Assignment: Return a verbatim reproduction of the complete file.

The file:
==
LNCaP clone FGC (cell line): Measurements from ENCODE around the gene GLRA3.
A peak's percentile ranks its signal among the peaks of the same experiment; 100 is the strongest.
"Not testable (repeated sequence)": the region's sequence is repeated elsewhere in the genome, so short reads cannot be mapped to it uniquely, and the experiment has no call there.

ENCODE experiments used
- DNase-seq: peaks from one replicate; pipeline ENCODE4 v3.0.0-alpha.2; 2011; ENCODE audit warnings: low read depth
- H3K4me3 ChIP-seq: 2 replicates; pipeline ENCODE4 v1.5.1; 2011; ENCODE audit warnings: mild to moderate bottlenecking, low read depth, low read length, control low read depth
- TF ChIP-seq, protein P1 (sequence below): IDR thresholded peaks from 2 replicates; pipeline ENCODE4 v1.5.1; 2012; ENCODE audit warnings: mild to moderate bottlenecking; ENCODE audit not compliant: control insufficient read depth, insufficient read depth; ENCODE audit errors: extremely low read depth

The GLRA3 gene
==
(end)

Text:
LNCaP clone FGC (cell line): Measurements from ENCODE around the gene GLRA3.
A peak's percentile ranks its signal among the peaks of the same experiment; 100 is the strongest.
"Not testable (repeated sequence)": the region's sequence is repeated elsewhere in the genome, so short reads cannot be mapped to it uniquely, and the experiment has no call there.

ENCODE experiments used
- DNase-seq: peaks from one replicate; pipeline ENCODE4 v3.0.0-alpha.2; 2011; ENCODE audit warnings: low read depth
- H3K4me3 ChIP-seq: 2 replicates; pipeline ENCODE4 v1.5.1; 2011; ENCODE audit warnings: mild to moderate bottlenecking, low read depth, low read length, control low read depth
- TF ChIP-seq, protein P1 (sequence below): IDR thresholded peaks from 2 replicates; pipeline ENCODE4 v1.5.1; 2012; ENCODE audit warnings: mild to moderate bottlenecking; ENCODE audit not compliant: control insufficient read depth, insufficient read depth; ENCODE audit errors: extremely low read depth

The GLRA3 gene